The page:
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- Cut back on watering your lawns, trees and shrubs, and reset your automatic sprinklers and drip systems as the days get shorter and cooler.
- Deep water established trees, shrubs and garden beds.
- Regularly water houseplants. Do not let houseplants dry out.
- Continue watering your plants, even as the temperature decreases, because dry plants are more easily damaged by freezing temperatures. Remember: New plantings will require more water the first year.
- Fertilize houseplants with a good water-soluble fertilizer.
- Use Winterizer on lawns, trees and shrubs.
Yard and Garden
- Seed warm-season lawns with native grass seed mixes such as Buffalo or Blue Grama.
- Refresh your container gardens with annual flowering plants.
- Mow established lawns weekly.
- Plant fruit trees: apple, apricot, cherry, pecan, plum, pear and pomegranate.
- Refresh mulches as needed.
- Divide and transplant iris, peonies and other spring blooms as they go dormant.
- Plant spring wildflowers now.
- Order spring-blooming bulbs. Plant spring-blooming bulbs as soon as you get them
- Plant cool-season annuals, such as pansies and snapdragons, when the temperature begins to decrease.
- Plant perennials. Divide and replace overcrowded perennial beds. Remember to apply a layer of organic matter to the new bed.
- Reseed over existing cool-season lawns.
- Deadhead spent blooms to encourage flowering.
- Once leaves begin to fall, be sure to remove them from your lawn, as wet leaves can block sunlight and increase the chance of disease.
- Leave the foliage on your perennials to help insulate them from the harsh winter conditions.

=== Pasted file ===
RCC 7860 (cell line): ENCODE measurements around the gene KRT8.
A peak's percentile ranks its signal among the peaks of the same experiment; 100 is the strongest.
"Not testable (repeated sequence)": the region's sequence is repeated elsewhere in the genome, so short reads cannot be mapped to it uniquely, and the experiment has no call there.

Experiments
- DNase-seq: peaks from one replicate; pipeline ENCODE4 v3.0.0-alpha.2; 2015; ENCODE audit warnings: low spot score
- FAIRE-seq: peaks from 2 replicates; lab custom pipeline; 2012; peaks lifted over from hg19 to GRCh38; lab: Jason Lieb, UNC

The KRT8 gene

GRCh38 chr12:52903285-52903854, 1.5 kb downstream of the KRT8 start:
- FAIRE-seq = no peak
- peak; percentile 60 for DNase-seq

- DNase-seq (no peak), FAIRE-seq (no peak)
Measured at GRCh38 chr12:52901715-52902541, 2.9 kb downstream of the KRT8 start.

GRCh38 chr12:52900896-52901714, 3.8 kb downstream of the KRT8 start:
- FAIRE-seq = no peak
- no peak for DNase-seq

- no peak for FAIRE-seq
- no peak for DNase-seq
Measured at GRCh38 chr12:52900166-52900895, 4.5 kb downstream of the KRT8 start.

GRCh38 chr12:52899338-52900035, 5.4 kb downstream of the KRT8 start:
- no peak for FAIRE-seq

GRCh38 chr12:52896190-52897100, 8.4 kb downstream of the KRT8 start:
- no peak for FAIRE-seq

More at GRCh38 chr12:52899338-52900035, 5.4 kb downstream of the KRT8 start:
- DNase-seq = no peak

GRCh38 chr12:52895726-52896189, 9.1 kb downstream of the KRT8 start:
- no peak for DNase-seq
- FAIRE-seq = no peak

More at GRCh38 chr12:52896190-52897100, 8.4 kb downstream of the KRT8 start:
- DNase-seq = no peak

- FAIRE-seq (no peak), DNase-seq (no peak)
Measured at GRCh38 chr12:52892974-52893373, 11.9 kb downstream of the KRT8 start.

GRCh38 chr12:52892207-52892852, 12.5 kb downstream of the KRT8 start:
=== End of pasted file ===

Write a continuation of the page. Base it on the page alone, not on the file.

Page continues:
Insects and Diseases
- Check for pinon needle scale and spray with malathion if you see them.
- Keep an eye out for aphids, spider mites and other pests. Eliminate as needed until the first frost.
- Remove any vegetable plants that have stopped producing to reduce the chance of insects and disease.
- Garlic and onions are ready when their tops start to bend over. Remove the tops after they’ve dried and store in a cool place.
- Plant herbs such as thyme, lavender and mint.
- Harvest vegetables as they ripen.
- Plant broccoli, Brussels sprouts, Chinese cabbage, carrots, collards, lettuce and other cool-season vegetables that will winter over.
- Clean and winterize ponds, waterfalls and fountains.
- Inspect and repair drip irrigation and sprinkler systems as needed.
- Hang a fresh chile ristra for a perfect New Mexican autumn. Add pansies and gourds for an extra pop of color.
- Bring in any houseplants to avoid frost.
- Prune deciduous trees, but only for structural and safety purposes. Do not prune fruit trees until February or March.